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Eucational Article -->> Muslim Moashra
 
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Author : Abida Rahmani
Title :
   Valentine Day : There nothing wrong in expressing one love for someone


Valentine’s Day :

There’s nothing wrong in expressing one’s love for someone

ABIDA RAHMANI


Valentine’s Day is being celebrated around the world. The stores are flooded with Valentine day’s gifts. The main symbol is a red heart, a heart full of love full of blood and full of warmth. Love is the most beautiful, warmest, emotional and sentimental experience of this world. This Valentine’s Day had been in a cold storage in Europe and Rome for centuries where it originally generated but it touched heights of popularity when America adopted it. Like all the other traditions now the whole world faithfully follows it.

In Pakistan, India and rest of south Asia, where we were unaware of this tradition almost two three decades ago, it is celebrated with great enthusiasm and fanfare now. It is considered a lovers day all around the world. Many plan their special occasions, engagements and weddings especially taking place on this particular day and date.

These are the times of market. Everything has been commercialized by the market forces. The marketing agencies have made these a lot more attractive and lucrative with launching new and attractive products. Red roses especially, other red flowers, candies, cards, stuffed teddy bears, strawberries (being red and heart shaped) are in great demand for Valentine day.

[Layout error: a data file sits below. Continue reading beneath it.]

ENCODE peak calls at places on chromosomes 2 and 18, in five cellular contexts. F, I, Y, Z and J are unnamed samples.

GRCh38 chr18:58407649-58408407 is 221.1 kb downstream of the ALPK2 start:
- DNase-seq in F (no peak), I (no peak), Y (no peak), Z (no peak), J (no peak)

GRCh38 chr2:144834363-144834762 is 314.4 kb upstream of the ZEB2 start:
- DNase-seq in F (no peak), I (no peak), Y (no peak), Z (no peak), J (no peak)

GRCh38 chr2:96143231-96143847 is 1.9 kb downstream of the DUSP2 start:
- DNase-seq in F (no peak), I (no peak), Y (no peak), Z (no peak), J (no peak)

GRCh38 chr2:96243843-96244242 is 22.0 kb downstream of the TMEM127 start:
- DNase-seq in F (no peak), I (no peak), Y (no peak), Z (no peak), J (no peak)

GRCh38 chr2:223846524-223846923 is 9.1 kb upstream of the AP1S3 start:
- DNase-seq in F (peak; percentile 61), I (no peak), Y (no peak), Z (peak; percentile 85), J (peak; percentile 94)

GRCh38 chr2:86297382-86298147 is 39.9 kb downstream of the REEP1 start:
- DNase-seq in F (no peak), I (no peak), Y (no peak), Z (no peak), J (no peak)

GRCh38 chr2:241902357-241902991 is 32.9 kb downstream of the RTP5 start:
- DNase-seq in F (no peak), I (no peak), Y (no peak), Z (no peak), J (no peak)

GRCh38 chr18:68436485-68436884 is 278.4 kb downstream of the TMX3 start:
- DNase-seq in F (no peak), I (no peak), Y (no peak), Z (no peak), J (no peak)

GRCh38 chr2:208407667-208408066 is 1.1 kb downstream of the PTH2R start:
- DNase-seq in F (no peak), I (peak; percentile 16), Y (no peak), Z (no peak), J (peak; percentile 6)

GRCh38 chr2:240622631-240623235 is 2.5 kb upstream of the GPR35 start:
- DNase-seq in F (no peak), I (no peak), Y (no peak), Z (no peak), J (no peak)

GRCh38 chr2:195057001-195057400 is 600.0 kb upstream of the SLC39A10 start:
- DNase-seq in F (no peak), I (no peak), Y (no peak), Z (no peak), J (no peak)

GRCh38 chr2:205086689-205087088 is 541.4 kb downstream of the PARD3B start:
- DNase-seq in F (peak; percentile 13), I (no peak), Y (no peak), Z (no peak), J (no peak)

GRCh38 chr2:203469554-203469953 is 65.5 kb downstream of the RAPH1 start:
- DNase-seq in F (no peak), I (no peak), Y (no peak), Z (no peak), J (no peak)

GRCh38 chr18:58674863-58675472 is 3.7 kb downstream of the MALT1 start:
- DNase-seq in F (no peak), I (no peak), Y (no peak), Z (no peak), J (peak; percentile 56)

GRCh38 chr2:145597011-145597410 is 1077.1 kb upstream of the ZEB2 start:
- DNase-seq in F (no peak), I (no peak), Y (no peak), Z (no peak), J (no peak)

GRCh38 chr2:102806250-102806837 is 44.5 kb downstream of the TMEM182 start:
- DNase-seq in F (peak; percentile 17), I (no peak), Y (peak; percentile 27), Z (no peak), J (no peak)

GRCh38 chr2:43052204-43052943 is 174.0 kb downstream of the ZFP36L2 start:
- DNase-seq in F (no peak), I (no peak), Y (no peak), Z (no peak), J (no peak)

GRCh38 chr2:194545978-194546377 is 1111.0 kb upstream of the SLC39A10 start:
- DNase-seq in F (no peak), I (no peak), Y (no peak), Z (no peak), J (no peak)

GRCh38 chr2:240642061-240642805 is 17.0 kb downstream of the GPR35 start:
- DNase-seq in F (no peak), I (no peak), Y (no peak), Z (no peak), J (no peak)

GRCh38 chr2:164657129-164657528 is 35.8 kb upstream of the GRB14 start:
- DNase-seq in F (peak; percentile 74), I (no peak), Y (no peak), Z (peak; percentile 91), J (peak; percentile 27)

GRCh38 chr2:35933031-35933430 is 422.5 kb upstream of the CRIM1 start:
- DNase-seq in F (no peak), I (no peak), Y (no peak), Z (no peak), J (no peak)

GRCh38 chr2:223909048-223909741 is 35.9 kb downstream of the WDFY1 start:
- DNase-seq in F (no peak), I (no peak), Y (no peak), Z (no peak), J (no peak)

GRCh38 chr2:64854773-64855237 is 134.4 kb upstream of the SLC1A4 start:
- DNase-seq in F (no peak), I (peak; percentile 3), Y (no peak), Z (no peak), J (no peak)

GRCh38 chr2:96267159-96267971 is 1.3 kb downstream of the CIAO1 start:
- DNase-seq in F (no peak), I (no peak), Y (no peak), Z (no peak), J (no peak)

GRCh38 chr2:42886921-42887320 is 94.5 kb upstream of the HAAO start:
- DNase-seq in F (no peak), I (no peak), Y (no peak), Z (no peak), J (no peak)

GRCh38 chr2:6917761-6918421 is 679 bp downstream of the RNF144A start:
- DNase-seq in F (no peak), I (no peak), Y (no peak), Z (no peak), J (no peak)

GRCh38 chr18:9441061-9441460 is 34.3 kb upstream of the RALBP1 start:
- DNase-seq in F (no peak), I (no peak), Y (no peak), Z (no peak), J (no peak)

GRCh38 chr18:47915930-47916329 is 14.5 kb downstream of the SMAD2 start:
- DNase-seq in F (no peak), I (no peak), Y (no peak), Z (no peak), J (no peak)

This year it is estimated that about 16 billion $ would be spent on Valentine Day gifts, cards and flowers. The more you spend the more economy flourishes.
Is Love Forbidden?

Is there any harm in love? Is love the most dangerous and lethal thing in this world? No not at all. Islam respects Love and affinity as the entire humans do on this earth. The only problem is that Islam only believes in legitimate love and relationships. Love between two spouses, between family members, between blood relations, between good friends. We very well know our relations, with whom we can express and share our love. There are no special days in particular to show our love. We can show our love 24/7 to our ties.

Allah says in the Qur’an: “And among His signs is that He created for you mates from among yourselves, that you may dwell in tranquility with them and He has put love and mercy between your (hearts). Verily in that are signs for those who reflect.” [Ar Room 30:21]. The key words in the verse are — Mawaddatan wa Rahmah which translates as Love and Mercy.